the playoffs, what was left of that empire was in decay or close to departure.
Jon Heyman of The Los Angeles Times wrote in a 2000 spring preview:
The Orioles are old and slow, and they are an annual disappointment. One Orioles official said on the eve of the season, “We stink.” He said their only real strength was at DH. “We have four of those.”
The Orioles’ baseball decisions are now made by G.M. Syd Thrift and Angelos’ two sons, John and Louis. Mockingly, they are referred to as “Syd and the kids.” Thrift was so ill-prepared at the winter meetings that opposing general managers were shaking their heads. The kids are known better for their rotisserie playing, which might explain the real team.
Heyman itemized the 2000 team thusly:
Young pitcher with promise Matt Riley was arrested for disorderly conduct after a run-in with a policeman during spring training. Right-hander Mike Timlin hasn’t proved to be a closer. Mike Trombley, signed for $7.75 million over three years, hasn’t been terrible, except for the nine homers in his 24 innings. Hargrove admits age is working against his team. “We’re not getting any younger, like a lot of teams aren’t getting any younger,” he says. “We want at some point to start getting younger players. But the older players we have like Ripken and (Will) Clark and (Mike) Bordick and (B.J.) Surhoff and Anderson are still good players. They’re not done by any stretch of the imagination.” That might be wishful thinking; Clark didn’t hit his first homer until the team’s 60th game.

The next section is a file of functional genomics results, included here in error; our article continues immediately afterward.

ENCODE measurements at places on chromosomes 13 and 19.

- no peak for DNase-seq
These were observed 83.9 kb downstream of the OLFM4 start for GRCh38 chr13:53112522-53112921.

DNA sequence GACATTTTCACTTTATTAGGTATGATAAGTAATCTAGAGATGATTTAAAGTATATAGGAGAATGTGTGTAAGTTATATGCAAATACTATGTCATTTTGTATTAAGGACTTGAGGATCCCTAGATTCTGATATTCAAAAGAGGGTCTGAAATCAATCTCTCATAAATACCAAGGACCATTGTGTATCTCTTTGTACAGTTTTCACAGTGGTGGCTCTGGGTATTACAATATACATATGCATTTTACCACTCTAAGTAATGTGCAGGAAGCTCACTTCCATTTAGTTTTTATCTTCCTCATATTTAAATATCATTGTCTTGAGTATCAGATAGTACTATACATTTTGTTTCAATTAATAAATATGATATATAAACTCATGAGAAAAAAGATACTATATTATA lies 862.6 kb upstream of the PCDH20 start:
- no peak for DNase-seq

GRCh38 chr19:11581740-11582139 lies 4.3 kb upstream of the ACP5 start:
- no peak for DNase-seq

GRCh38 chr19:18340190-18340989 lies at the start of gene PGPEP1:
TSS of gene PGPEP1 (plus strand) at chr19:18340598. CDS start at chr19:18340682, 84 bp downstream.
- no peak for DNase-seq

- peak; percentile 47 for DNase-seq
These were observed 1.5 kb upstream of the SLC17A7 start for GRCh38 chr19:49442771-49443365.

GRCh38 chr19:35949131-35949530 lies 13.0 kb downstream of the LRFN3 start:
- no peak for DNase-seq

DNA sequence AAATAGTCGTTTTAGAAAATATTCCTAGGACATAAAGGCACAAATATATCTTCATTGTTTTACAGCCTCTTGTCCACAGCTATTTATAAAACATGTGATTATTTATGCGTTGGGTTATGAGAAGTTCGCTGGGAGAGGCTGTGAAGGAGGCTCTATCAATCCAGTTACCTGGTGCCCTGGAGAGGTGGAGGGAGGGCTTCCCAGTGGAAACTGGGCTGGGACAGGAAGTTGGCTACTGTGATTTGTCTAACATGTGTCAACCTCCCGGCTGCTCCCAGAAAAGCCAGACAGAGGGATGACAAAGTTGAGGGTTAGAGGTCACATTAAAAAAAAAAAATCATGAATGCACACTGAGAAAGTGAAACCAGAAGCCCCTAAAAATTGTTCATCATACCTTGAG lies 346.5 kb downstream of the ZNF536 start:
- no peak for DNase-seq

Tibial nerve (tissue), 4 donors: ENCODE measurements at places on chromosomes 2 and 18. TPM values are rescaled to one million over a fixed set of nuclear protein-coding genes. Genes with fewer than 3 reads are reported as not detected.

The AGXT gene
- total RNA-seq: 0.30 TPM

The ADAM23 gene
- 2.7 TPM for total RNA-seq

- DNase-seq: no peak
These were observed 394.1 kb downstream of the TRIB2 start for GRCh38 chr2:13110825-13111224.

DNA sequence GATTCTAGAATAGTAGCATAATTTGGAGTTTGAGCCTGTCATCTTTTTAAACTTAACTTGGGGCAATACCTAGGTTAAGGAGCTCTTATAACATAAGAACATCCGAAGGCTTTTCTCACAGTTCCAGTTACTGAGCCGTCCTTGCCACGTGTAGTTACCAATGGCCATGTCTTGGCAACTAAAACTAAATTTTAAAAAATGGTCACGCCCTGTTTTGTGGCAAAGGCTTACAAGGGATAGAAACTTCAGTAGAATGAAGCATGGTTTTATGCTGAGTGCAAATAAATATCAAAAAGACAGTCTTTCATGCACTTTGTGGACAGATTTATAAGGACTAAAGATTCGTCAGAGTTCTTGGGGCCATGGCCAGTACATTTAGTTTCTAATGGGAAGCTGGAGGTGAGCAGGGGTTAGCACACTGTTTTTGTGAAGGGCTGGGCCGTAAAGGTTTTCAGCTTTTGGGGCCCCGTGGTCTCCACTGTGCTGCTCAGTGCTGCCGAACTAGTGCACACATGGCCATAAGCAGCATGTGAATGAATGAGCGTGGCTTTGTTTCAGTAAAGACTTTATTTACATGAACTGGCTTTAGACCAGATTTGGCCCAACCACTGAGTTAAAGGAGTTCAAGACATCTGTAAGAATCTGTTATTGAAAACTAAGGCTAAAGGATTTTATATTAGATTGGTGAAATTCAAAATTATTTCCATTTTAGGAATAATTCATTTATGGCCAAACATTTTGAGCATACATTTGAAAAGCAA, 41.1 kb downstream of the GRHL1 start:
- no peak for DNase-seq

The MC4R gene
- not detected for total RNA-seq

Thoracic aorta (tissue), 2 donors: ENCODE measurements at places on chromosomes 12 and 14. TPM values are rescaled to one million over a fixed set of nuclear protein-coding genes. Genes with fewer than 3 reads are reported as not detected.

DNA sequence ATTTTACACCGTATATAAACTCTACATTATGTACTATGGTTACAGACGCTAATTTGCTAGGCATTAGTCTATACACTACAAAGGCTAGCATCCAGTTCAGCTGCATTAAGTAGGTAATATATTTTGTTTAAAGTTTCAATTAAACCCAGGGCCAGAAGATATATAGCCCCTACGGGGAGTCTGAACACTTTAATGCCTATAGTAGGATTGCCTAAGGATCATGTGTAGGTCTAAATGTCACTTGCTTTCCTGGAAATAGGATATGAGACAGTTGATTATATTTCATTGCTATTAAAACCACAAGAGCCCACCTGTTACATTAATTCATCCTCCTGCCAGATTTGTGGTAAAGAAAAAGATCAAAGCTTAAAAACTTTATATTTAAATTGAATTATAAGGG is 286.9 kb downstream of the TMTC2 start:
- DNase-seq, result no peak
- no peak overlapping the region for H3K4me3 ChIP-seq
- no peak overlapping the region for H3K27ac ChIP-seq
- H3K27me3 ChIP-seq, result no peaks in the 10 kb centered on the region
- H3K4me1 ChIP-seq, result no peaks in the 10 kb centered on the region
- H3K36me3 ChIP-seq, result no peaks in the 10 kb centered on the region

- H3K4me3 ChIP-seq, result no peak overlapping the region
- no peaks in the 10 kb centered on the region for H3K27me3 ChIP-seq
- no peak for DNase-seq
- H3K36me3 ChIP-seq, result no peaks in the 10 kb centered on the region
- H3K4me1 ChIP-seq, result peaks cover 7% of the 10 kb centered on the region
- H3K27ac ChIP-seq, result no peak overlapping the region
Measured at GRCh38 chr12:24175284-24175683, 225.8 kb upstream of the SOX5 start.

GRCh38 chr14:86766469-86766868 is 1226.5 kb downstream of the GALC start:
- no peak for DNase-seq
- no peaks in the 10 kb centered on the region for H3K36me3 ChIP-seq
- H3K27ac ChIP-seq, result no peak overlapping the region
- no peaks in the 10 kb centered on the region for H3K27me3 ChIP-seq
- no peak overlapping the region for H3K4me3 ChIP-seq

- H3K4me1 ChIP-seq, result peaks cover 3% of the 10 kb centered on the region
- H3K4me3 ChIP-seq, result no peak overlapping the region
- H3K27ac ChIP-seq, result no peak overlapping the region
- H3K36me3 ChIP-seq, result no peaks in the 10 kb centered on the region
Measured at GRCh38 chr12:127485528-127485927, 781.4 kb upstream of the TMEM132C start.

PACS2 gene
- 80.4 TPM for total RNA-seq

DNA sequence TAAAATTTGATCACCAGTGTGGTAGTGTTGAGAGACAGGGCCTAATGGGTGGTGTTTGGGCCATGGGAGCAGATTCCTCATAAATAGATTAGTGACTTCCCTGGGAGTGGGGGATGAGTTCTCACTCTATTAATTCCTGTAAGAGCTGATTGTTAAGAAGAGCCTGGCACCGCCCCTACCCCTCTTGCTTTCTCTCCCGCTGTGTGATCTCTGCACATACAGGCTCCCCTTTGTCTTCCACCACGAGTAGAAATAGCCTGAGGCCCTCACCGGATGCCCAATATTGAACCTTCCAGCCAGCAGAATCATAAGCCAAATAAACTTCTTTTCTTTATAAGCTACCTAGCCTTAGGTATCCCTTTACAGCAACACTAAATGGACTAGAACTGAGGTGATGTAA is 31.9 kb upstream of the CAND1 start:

Even if the Orioles wanted to remake themselves now, it would be nearly impossible. Many of their players are so overpaid no one would take them. Their best players are flawed (Delino DeShields can hit but not field); free agents after the season (Bordick and catcher Charles Johnson); struggling (right-hander Scott Erickson, Clark); over 40 (DH Harold Baines, 41); have full no-trade clauses or 10-and-5 veto rights or both (Ripken, Belle, Anderson, righthander Mike Mussina); or limited no-trade clauses (Surhoff).
Camden Yards continues to sell out, but what the fans have seen three years running is a lot of bad baseball.
There’s plenty more to come.
The words of Heyman, in retrospect, could be considered quite prophetic. The Orioles wouldn’t reach the American League playoffs for 12 more years.